> have to write the advice based on what we intend the future browsers to be.
> I've added a paragraph to the title="" attribute subsection in the rendering
> section encouraging UAs to provide keyboard access for tooltips.
> See also UAAG Guideline 4.1.
> If you disagree with this resolution, please escalate this issue to the chairs.

I do not consider the resolution you have provided to be satisfactory, so will add the issue to the html issue tracker.
Comment 12 steve faulkner 2009-09-20 12:08:51 UTC
(In reply to comment #9)
> I agree that today people shouldn't do this, because today most browsers have
> an accessibility bug in that they don't expose title="" attributes to users who
> do not have pointing devices.
> However, HTML5 requires that the title="" attribute be exposed just like it
> requires everything else to be exposed, and it makes sense, therefore, to rely
> on the title="" attribute for giving the title of the image.
> Removing the recommendation that the title="" attribute be used in this way
> would make as much sense as removing _any_ new features in the spec on the
> grounds that they're not implemented yet. Obviously these features don't work
> yet, they're new. The spec is not even in "last call" yet. We can't base
> authoring advice on legacy browsers when writing a spec for future browsers, we
> have to write the advice based on what we intend the future browsers to be.
> I've added a paragraph to the title="" attribute subsection in the rendering
> section encouraging UAs to provide keyboard access for tooltips.
> See also UAAG Guideline 4.1.
> If you disagree with this resolution, please escalate this issue to the chairs.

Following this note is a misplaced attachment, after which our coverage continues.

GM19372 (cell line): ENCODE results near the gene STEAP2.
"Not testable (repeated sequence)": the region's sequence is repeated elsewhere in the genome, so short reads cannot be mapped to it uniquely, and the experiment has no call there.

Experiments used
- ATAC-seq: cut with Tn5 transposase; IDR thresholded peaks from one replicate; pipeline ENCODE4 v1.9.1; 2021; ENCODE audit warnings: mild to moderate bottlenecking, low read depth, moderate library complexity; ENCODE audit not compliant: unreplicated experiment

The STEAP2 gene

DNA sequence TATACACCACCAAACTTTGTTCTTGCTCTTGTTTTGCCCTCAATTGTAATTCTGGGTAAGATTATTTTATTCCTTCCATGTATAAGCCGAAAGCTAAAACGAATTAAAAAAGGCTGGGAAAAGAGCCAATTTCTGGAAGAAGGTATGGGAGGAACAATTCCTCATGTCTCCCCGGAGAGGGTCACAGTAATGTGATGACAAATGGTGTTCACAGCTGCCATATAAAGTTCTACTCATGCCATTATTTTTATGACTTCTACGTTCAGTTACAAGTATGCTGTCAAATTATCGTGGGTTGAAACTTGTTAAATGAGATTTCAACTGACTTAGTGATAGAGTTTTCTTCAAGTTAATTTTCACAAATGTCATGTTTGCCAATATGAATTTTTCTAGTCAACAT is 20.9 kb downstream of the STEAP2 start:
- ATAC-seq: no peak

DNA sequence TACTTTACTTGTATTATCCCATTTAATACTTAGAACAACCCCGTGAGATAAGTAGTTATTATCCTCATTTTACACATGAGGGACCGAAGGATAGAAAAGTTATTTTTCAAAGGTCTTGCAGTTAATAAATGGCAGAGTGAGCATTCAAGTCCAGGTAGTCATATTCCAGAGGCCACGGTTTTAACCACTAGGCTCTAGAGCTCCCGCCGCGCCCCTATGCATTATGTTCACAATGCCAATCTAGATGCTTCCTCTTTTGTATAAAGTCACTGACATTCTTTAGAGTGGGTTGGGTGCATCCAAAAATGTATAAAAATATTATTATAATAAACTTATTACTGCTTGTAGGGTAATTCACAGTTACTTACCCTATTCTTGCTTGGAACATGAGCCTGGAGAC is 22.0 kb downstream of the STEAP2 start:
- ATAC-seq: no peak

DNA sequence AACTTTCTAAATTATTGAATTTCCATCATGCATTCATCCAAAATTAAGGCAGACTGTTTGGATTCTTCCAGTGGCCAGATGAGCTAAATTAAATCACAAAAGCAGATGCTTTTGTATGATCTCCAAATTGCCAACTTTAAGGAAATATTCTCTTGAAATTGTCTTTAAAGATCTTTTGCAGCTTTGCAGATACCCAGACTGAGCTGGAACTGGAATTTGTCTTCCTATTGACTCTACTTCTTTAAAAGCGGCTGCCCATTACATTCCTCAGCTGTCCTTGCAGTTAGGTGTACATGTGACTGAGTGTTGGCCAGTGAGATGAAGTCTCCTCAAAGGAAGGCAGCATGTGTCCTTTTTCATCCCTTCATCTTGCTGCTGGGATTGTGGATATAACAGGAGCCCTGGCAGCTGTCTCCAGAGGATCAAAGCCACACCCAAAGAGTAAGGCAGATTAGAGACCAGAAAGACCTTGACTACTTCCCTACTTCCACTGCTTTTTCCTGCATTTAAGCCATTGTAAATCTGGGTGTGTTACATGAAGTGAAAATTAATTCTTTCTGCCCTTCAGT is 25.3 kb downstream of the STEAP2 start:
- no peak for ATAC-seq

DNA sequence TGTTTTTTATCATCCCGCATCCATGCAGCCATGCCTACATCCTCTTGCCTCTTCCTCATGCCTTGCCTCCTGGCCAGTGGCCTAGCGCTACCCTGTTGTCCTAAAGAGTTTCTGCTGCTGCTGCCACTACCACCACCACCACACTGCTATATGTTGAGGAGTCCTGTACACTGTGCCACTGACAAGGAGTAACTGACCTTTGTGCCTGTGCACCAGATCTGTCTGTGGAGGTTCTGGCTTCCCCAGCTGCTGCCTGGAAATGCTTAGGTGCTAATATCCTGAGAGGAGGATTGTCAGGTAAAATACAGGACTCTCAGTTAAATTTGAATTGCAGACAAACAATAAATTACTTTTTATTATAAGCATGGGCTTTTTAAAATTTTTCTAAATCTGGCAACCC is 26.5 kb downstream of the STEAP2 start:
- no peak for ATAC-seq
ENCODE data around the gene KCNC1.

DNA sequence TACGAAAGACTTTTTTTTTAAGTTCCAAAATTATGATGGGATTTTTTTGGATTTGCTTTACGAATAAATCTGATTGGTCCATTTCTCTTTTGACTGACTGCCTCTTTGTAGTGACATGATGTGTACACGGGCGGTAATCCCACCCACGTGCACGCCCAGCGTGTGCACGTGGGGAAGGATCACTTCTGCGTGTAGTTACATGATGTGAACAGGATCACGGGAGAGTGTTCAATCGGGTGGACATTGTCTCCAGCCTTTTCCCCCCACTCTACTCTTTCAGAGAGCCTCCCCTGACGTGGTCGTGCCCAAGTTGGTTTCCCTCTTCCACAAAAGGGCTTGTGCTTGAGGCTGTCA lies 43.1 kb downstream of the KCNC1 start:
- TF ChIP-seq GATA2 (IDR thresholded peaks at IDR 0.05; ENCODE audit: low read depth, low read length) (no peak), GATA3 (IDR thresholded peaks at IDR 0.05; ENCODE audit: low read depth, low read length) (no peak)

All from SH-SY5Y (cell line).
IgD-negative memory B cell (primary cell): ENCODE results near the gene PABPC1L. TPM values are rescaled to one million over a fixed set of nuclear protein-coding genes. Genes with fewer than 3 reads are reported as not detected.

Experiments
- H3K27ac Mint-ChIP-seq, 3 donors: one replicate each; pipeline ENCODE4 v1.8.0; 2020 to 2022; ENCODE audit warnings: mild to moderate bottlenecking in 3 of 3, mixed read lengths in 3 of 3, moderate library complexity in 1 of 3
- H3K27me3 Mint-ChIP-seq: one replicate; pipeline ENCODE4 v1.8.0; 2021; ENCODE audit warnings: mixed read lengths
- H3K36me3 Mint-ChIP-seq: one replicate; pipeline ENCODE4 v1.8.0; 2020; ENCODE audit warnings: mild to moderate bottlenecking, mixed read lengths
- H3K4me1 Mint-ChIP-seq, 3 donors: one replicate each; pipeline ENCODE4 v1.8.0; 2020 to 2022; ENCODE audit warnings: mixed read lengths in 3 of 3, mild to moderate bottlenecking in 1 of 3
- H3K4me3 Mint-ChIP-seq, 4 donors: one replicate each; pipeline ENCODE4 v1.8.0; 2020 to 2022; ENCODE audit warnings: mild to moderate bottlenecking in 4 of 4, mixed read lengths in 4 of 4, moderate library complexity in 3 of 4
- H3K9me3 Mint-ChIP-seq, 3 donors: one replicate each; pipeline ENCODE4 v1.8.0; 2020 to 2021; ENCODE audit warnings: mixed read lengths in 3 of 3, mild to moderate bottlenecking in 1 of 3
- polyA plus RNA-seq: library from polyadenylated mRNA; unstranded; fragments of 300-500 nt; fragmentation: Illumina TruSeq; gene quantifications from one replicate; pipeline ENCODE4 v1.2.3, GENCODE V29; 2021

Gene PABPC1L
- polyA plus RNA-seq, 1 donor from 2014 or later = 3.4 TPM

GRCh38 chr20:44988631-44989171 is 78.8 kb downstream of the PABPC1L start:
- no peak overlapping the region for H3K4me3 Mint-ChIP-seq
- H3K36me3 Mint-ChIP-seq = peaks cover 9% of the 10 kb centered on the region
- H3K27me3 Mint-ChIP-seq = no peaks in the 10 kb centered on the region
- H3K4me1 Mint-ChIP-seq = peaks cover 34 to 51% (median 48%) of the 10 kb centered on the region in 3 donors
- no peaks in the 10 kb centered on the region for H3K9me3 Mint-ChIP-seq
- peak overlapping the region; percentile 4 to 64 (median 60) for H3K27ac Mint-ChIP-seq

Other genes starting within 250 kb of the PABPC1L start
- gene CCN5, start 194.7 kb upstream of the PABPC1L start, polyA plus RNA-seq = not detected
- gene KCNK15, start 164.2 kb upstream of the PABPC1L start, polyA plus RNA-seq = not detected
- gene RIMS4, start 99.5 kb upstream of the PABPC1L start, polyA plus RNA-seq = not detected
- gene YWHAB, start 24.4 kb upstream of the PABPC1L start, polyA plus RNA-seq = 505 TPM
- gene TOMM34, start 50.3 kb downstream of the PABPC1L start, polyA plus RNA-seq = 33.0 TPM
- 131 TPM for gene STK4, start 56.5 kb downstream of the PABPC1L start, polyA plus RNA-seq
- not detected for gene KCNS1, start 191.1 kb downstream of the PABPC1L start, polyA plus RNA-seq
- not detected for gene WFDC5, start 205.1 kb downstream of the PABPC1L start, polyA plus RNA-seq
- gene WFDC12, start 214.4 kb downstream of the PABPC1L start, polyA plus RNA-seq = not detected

created issue in tracker: http://www.w3.org/html/wg/tracker/issues/80
Comment 13 Laura Carlson 2010-02-03 18:17:32 UTC
This bug also relates to an Issue and the Change Proposal: "Replace img guidance for conformance checkers with suggested text"[1] 

Please see the "title Attribute Is Not An Acceptable Text Alternative" section of the Change Proposal.

[1] http://esw.w3.org/topic/HTML/ChangeProposals/ImgElement20090126

References:

Omitting Short Text Alternatives on <img>
http://esw.w3.org/topic/HTML/IssueAltAttribute

HTML TRACKER ISSUE-31
http://www.w3.org/html/wg/tracker/issues/31
Comment 14 Michael Cooper 2010-02-11 17:17:55 UTC
The HTML Accessibility Task Force intends to track these issues, per the proposal at http://lists.w3.org/Archives/Public/public-html-a11y/2010Jan/0245.html.
Comment 15 Maciej Stachowiak 2010-03-14 14:49:42 UTC
This bug predates the HTML Working Group Decision Policy.

If you are satisfied with the resolution of this bug, please change the state of this bug to CLOSED. If you have additional information and would like the editor to reconsider, please reopen this bug. If you would like to escalate the issue to the full HTML Working Group, please add the TrackerRequest keyword to this bug, and suggest title and text for the tracker issue; or you may create a tracker issue yourself, if you are able to do so. For more details, see this document:
  http://dev.w3.org/html5/decision-policy/decision-policy.html

This bug is now being moved to VERIFIED. Please respond within two weeks. If this bug is not closed, reopened or escalated within two weeks, it may be marked as NoReply and will no longer be considered a pending comment.
Comment 16 Michael[tm] Smith 2010-03-18 15:46:07 UTC
Reopened per discussion on a11y TF telcon 2010-03-18
Comment 17 Maciej Stachowiak 2010-03-18 16:52:42 UTC
Shouldn't be reopened since it's already escalated.
Comment 18 Laura Carlson 2010-03-22 16:23:24 UTC
(In reply to comment #17)
> Shouldn't be reopened since it's already escalated.

Maciej set the status of this bug to VERIFIED FIXED after it was reopened through a misunderstanding of the decision process at the a11y teleconference.

Maciej's rationale is that this bug is already escalated to a tracker issue. VERIFIED with a TrackerIssue keyword is indeed the correct state for a bug that has been "resolved" by the editor but has not yet in fact been decided by the working group via the escalation process. Maciej was correct to move the bug back to VERIFIED. It shouldn't have been REOPENED per HTML working group process.
http://dev.w3.org/html5/decision-policy/decision-policy.html#states-and-keywords

However, it should have been left in the state that it had last been set it to. Ian did not FIX this bug. It is not FIXED. 

Relabeling this bug VERIFIED WONTFIX as that is what the editor had last set it to.
http://lists.w3.org/Archives/Public/public-html-bugzilla/2010Mar/0889.html